The germination behavior of 11 medicinal plant species under different temperatures was studied.  Seeds of all species were exposed to eight constant temperatures ranging from 5–40 °C.   A linear model was applied to describe the germination rate-temperature relationship.  Tested species showed clear differences in temperature requirements for seed germination.

The highest germination percentage was observed within the ranges of 15–25 °C for Marrubium vulgare L., 15–30 °C for Origanum majorana L., 10–30 °C for Hyssopus officinalis L. and Silybum marianum L., 10–25 °C for Thymus daenensis Celak subsp. daenensis and Ocimum basilicum L.  Germination of most species ceased or highly declined at temperatures of 35 °C.  The highest germination rate was observed within temperature ranges of 15–30 °C for Nepeta racemosa Lam., Oenothera biennis L. and H. officinalis, 10–25 °C for O. basilicum and Salvia nemorosa L., 20–25 °C for O.majorana L. and T. daenensis and 10–30 °C for S.marianum.  The lowest base temperature was observed for Salvia sclarea L., S. nemorosa, H. officinalis and Centaurea benedicta (L.) L.  All medicinal species studied in this research had a low, below 5 °C, base temperature. Optimum temperature ranged from 13–24 °C, and the lowest optimum temperature belonged to C. benedicta.  These germination requirements are insufficient to make a general conclusion for introducing the species into cultivation, however, these data provide basic temperature requirements for further research.
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(pp. 164-176) Effect of Provenance, Temperature and Pretreatment on Germination of Albizia chinensis
C.S. Dhanai* and A.K. Uniyal
To improve percent germination in seed lots of Albizia chinensis, seeds collected from 13 different provenances were examined under different temperature regimes (20, 25, 30, and 35 °C) in the laboratory.  Percent germination was optimal at 25 °C.   Seed lots were also pretreated with tap water (control), hot water, sulfuric acid (H2SO4), and rumen egesta (fresh sheep fecal matter as an incubation medium).

Treatments with hot water, rumen egesta, and tap water considerably enhanced percent germination, irrespective of provenance.  Soaking in H2SO4 or boiled water was ineffective in improving percent germination of the seed lots of A. chinensis.  Seeds subjected to 25 °C. and a hot water pretreatment had the highest germination and took the least time for germination as compared to other temperature regimes and pretreatments.  Among all the provenances compared, Josiara consistently had the highest germination across all treatments.
Altitude (provenance) had an influence on germination, however there was little to no relationship between altitude and germination following laboratory treatments.
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(pp. 179-188) How to Prepare a Master Calibration Sample: Procedure and Applications Using Tall Fescue as a Model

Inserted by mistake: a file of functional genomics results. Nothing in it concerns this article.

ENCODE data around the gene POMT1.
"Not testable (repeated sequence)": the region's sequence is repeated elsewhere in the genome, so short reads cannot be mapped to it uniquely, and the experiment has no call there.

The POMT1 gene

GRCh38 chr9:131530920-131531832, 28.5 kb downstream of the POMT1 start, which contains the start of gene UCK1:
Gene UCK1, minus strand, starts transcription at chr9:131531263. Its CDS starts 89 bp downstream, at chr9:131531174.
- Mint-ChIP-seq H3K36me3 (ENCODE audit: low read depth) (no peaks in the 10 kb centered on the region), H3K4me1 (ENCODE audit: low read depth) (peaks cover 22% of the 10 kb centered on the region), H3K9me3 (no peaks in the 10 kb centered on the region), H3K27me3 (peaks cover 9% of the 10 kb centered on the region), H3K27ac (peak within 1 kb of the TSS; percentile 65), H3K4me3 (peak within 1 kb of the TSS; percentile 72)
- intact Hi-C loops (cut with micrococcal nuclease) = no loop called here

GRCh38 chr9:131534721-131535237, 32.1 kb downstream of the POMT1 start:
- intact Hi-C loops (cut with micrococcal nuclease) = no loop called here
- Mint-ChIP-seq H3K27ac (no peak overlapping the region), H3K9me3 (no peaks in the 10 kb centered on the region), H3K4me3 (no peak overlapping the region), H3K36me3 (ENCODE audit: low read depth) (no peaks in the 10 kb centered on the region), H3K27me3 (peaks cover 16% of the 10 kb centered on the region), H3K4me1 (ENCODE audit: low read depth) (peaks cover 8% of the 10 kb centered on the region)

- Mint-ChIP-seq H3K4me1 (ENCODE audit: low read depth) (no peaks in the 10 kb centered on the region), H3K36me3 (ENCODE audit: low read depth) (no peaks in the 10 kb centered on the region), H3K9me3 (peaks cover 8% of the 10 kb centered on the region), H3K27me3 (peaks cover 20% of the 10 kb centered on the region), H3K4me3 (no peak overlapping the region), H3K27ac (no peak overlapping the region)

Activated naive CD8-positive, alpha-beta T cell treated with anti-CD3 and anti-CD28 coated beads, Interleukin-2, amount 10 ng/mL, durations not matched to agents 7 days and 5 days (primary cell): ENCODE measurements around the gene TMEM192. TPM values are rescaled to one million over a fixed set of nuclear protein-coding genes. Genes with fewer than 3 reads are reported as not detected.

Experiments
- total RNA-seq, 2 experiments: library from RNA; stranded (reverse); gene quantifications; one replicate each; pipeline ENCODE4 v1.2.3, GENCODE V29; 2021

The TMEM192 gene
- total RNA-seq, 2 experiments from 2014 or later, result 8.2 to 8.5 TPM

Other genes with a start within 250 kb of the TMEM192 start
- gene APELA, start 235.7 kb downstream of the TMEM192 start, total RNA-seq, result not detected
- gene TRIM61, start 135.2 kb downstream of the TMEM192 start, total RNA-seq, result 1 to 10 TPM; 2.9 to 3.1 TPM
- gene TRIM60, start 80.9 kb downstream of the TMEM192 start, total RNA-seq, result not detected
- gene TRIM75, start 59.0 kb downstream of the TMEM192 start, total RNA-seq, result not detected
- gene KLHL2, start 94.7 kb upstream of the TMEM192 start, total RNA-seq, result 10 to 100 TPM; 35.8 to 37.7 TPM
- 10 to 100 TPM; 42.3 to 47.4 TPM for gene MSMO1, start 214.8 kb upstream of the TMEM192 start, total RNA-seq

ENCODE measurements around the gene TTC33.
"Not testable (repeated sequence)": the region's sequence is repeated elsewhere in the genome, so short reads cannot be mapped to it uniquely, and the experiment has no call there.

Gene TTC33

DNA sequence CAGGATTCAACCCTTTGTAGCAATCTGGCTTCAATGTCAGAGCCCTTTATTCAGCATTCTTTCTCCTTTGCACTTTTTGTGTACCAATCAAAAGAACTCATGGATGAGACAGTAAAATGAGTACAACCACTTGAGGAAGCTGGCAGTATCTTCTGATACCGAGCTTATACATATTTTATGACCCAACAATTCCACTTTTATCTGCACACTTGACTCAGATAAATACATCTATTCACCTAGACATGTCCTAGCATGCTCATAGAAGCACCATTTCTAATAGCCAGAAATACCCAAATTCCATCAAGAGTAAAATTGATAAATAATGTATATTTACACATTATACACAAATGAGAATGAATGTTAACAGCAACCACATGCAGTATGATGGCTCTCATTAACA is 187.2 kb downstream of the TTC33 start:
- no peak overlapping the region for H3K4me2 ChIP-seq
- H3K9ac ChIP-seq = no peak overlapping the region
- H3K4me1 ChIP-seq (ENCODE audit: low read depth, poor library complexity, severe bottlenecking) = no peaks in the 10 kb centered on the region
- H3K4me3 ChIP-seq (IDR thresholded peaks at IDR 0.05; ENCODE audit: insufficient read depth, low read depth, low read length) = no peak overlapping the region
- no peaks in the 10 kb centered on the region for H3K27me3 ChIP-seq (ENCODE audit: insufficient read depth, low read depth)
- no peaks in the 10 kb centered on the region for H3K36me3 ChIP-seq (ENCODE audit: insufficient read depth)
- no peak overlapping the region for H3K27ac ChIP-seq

Adriel Garay, Sabry Elias* and Heather Nott
Standard calibration samples are used in the uniform blowing procedure to calibrate General-type seed blowers to even out the physical variation among themand achieve uniformity in separating lightweight inert matter from pure seed.  Currently, there is no standardized procedure for production of calibration samples for tall fescue (Festuca arundinacea Schreb.), one of the main cool season forage crops in the U.S.  The objective of this study was to develop a stepwise procedure to prepare standard calibration samples for tall fescue (TF) with proven uniformity, i.e.,master calibration samples (MCS).

  The optimum blowing point (OBP) for tall fescue was identified. It was defined as the point at which almost all lightweight inert matter was removed via blowing (light fraction) and the pure seed remained in the heavy fraction.  Various tall fescue samples representing different varieties, production years, and growing conditions were used to produce the light and heavy fractions of nine master calibration samples. Uniformity of the MCS developed in this study was tested.  The MCS identified the OBP across several blowers, and, samples with different levels of inert matter were uniformly separated.  The prescribed procedures can be used as a guideline to prepare master calibration samples for other species because the principles of preparation are the same.
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(pp. 189-193) Laboratory Tests for Predicting Seedling Emergence of Safflower (Carthamus tinctorius L.) Cultivars
Farhad Khavari, Farshid Ghaderi-Far* and Elias Soltani
The lack of information about predicting seedling emergence of safflower (Carthamus tinctorius L.) in field conditions prompted us to study the relationship between laboratory tests and field emergence.  This experiment was conducted at Gorgan University of Agricultural Sciences and Natural Resources, Gorgan, Iran.  Seeds from five cultivars of safflower (‘Abade’, ‘Hartman’, ‘Kino76’, ‘PI19829’ and ‘Zarghan279’) were used in these experiments.

Laboratory tests included standard germination (SG), accelerated aging (AA), seedling growth rate (SGR) and electrical conductivity (EC).  The results revealed that the AA and EC tests provided better separation of safflower seed vigor levels than SG and SGR.  Seed from ‘Zarghan279’ was the lowest quality with no difference in seed quality among the other cultivars.  The fitted regression of the laboratory tests and field emergence trials showed that germination percentage after aging (R2 = 0.92**) and EC (R2 = 0.94**) were better related to field emergence than any of the other tests.  Thus, EC and AA tests were the most successful in predicting the emergence potential of the safflower seeds.